Triton officials push for levy referendum
With less than a month until voters in the Triton School District head to the polls to vote on a levy proposal, Superintendent Craig Schlichting has been busy meeting with organizations and groups as well as individuals to get the message out why the district needs the levy.
Voters will decide on Nov. 5 whether or not they will give the school district authorization to raise its referendum revenue authorization by $750 per pupil.
The reason the district needs the additional revenue, Schlichting said, is because the state is not funding public education at a level that is keeping up with inflation.
“People are starting to understand the state is not doing enough to fund the schools,” he said. “Our school taxes (Triton) are some of the lowest in the area,” he added.
Schlichting said that in talking to residents he wants to explain the reasons for the levy vote but he also wants to listen to their concerns and answer their questions.
“One thing I’ve been hearing,” he said, “is that people don’t want a canned presentation. I’m just trying to answer questions.”
He has already done that for several groups, including the Dodge Center Lions Club, West Concord bowling leagues and a presentation this week for the West Concord Legion. He has more presentations scheduled, including three public information sessions and a forum panel discussion. He said he has also been answering questions from individuals who have contacted him.
One of the most common questions he has received is why will there only be one polling place.
All in-person voting on Election Day will be at the Dodge Center City Hall.
Because of the one central polling place, he said, some residents who are used to voting in Claremont and Dodge Center or their township halls may feel they are being excluded.
Schlichting said he understands why people may feel that way, but the reason is that this election is not being held in a regular election year and the school district must pay all the costs involved including printing costs, election judges and the legal fees that are needed to draw up the ballot. The City Hall location was chosen because state law says the election must be held in a location that is a normal polling site. This excludes the school because voting is not done there during a regular election.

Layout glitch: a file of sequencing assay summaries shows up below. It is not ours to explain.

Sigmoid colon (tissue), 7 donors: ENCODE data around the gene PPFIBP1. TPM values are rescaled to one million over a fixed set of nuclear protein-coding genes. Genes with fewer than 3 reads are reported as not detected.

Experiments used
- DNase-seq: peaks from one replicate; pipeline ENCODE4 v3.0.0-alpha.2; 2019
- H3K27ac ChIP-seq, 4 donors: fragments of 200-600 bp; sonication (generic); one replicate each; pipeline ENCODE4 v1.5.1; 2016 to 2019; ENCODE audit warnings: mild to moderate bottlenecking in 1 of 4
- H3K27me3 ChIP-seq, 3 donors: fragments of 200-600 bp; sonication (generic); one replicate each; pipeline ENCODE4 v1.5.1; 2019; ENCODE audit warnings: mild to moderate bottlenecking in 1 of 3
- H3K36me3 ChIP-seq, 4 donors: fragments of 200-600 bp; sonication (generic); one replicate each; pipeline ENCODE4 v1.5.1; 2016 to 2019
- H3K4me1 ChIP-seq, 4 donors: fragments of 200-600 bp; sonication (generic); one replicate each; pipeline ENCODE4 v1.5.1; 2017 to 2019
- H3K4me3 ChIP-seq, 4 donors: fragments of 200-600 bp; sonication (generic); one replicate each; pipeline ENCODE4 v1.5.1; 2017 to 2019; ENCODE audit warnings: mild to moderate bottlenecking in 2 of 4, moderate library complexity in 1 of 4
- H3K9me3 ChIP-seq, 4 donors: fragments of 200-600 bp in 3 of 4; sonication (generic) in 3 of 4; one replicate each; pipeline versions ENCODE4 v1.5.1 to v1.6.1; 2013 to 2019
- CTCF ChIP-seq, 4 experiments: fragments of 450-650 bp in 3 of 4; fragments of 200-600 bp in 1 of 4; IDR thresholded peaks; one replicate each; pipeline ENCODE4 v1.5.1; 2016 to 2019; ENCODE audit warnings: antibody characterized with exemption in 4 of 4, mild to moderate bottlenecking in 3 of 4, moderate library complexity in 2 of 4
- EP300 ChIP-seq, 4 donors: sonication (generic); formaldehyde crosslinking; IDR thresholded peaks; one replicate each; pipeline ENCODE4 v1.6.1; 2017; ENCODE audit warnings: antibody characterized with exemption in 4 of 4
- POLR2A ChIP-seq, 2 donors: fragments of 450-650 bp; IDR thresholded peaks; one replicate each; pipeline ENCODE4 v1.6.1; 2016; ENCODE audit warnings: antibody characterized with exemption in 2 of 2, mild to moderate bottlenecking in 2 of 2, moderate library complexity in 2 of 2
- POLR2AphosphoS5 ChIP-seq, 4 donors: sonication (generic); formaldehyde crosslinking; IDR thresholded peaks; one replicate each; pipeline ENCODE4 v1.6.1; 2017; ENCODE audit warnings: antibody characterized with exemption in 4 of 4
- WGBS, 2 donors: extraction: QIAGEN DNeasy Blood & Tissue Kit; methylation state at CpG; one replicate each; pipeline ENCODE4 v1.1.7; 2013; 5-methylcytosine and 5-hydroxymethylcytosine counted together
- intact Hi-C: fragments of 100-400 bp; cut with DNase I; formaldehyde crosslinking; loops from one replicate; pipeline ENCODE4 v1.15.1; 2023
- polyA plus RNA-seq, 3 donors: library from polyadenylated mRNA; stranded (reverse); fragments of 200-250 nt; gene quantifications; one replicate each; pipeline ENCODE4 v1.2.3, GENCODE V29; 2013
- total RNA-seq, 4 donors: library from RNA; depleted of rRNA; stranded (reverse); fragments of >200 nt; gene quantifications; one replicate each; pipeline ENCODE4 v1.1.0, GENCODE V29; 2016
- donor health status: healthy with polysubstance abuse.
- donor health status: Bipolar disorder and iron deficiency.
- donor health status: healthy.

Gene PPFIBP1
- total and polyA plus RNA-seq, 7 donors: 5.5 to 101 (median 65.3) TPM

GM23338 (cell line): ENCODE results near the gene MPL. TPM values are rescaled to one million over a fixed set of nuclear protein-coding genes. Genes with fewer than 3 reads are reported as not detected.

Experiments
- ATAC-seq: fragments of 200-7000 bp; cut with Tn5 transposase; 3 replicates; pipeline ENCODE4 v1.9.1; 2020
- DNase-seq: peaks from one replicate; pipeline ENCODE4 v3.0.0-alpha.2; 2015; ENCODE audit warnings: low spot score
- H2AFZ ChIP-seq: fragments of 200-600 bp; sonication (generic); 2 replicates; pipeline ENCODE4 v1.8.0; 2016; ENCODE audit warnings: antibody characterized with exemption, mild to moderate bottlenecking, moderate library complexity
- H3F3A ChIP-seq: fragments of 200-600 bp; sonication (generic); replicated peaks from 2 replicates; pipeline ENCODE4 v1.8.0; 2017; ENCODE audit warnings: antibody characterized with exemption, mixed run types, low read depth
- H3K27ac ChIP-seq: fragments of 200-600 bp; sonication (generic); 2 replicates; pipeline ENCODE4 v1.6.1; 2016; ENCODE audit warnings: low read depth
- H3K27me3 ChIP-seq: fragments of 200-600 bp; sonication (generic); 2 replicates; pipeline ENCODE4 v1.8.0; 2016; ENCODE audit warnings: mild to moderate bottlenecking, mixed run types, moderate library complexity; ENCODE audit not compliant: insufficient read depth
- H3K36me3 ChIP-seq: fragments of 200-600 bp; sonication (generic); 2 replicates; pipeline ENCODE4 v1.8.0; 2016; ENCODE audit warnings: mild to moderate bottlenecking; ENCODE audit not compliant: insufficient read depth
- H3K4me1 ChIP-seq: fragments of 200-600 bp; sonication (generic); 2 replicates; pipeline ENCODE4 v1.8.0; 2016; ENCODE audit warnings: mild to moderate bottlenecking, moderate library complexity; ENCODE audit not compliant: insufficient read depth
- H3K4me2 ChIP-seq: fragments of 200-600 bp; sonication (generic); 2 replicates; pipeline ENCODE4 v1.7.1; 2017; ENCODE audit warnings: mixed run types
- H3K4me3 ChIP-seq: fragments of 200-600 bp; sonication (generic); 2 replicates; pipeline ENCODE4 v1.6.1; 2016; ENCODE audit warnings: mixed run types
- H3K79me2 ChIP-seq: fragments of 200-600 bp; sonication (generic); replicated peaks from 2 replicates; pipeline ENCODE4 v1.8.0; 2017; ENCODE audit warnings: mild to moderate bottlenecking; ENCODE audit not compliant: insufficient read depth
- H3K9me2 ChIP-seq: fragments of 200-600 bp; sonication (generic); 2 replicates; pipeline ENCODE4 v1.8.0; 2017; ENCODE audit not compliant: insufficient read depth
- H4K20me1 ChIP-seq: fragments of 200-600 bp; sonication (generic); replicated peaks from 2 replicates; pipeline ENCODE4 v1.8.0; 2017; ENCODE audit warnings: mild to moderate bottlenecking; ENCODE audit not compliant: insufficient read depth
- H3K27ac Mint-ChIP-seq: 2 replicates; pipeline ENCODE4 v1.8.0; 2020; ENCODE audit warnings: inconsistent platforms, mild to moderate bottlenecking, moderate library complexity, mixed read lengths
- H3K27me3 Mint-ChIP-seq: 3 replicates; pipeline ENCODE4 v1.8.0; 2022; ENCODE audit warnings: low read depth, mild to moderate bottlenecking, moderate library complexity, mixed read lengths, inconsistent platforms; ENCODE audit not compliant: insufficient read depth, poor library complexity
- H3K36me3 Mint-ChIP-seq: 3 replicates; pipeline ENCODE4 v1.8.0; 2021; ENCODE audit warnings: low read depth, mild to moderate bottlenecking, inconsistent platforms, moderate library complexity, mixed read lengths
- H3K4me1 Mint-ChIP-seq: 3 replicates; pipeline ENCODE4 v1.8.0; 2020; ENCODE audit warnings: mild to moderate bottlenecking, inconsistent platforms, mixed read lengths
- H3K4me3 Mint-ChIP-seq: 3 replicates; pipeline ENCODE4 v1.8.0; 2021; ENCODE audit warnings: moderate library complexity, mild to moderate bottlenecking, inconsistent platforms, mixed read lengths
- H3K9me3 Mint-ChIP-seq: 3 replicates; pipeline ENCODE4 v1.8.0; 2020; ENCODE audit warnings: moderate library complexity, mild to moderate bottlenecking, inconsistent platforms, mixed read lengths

For residents who cannot or do not want to travel to Dodge Center to vote, he said, absentee voting allows one to vote in the comfort of their own home.
Voters can make a request to the school district office that a ballot be mailed to their home. An addressed, stamped return envelope is included with the ballot, which is then mailed back to the district office. These ballots remain sealed until Election Day when they are opened and counted by election officials.
For those wishing to vote in person, voting hours are 8 a.m. to 8 p.m. All voters must be registered to vote and registration can be done at the polling place on Election Day.
Another common question, Schlichting said, is how the levy will affect farmers and large landowners.
The difference between a levy referendum, which is what Triton is conducting, and a bond referendum is that for a levy all taxpayers are treated equally.
A levy referendum is to raise money for the operation of the school where a bond referendum is to raise money to build new buildings.
In a levy, each taxpayer is taxed for one acre of land and the value of their house and garage. A bond referendum taxes all the acres an individual or company owns.
The district has estimated that for a property with a value of $75,000 the taxes, if the levy is approved, would be $117.40 a year. On a $125,00 property, $195.66 a year; $391.32 a year on a $250,000 property and $704.37 a year on a $450,000 property.
For those who question why the district cannot just “tighten its belt,” Schlichting points out that the district has made substantial cuts over the past several years. Money has been saved by restructuring the administrative make-up of the district. Additional personnel changes included hiring a consulting firm instead of replacing a business manager, reducing the equivalent of 8 full time equivalent teachers, four paraprofessionals, three custodians/buildings employees and one bus driver. Fees have been raised for students participating in activities and all department budgets have been cut.
Cutting student activities is not a solution, he said, because that can result in some students choosing open enrollment in other districts, which results in a loss of per pupil aid from the state.
For those wanting more information on the referendum, the district mailed an information sheet to all residents recently.
Public information meetings are scheduled in each of the three cities in the Triton district. There will be meetings at 7 p.m. Oct. 15 at the Claremont City Hall, 7:30 p.m. Oct. 21 in the Triton Performing Arts Center and 7 p.m. Oct. 24 at the West Concord City Hall.
There will also be a forum panel at 7 p.m. on Oct. 29 in the Triton Performing Arts Center.